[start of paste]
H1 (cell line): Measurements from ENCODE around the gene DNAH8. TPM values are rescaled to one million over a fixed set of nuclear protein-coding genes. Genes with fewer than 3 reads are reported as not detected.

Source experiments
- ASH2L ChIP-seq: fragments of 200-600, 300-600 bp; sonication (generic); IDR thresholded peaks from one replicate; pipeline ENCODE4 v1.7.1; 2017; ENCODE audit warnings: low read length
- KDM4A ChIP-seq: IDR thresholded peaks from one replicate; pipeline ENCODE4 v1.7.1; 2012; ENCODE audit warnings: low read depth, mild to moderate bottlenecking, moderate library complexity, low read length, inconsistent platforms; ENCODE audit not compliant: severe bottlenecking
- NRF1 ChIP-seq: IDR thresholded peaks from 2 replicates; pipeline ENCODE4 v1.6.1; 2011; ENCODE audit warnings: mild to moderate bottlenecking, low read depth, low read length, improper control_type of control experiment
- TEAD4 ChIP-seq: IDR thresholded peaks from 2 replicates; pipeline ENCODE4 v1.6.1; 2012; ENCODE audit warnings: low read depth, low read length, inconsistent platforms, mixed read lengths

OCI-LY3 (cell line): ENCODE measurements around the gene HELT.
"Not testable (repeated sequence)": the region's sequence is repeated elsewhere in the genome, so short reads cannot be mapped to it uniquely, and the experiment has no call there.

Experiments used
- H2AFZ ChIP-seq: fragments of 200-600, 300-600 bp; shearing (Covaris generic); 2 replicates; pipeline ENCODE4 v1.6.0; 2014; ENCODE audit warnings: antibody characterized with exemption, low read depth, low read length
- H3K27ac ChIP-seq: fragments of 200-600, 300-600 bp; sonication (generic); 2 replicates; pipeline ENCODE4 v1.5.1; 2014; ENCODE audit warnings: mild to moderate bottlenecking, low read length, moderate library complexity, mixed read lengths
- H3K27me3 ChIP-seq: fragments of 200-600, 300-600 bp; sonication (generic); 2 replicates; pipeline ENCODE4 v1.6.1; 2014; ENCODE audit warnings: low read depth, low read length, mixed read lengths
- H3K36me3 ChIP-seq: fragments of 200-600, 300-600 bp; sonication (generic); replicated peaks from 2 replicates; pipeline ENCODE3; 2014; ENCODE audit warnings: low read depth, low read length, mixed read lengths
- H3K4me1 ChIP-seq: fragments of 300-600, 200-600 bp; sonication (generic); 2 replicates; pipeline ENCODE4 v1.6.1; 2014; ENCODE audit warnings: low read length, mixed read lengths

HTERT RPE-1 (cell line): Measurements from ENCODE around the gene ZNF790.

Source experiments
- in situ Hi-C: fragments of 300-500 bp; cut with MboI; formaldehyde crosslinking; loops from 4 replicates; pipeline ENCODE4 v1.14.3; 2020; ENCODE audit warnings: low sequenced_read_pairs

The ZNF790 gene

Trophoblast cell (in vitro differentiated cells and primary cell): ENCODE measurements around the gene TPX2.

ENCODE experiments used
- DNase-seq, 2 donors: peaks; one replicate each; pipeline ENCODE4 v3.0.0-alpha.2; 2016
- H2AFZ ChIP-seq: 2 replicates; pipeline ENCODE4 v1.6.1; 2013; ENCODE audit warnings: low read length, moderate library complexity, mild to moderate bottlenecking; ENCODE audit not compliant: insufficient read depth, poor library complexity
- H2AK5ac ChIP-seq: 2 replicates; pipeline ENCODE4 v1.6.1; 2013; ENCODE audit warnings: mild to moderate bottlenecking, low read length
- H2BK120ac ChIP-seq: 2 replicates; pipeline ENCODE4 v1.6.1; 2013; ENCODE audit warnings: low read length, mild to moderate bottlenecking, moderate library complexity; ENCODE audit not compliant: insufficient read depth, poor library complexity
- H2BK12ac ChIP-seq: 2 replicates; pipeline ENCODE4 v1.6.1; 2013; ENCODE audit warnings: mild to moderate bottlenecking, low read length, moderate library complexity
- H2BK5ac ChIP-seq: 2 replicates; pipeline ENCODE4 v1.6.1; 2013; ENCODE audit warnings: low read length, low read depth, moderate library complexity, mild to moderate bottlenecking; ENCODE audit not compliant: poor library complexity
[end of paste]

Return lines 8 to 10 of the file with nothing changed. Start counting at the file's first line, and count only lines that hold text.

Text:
"Not testable (repeated sequence)": the region's sequence is repeated elsewhere in the genome, so short reads cannot be mapped to it uniquely, and the experiment has no call there.

Experiments used
- H2AFZ ChIP-seq: fragments of 200-600, 300-600 bp; shearing (Covaris generic); 2 replicates; pipeline ENCODE4 v1.6.0; 2014; ENCODE audit warnings: antibody characterized with exemption, low read depth, low read length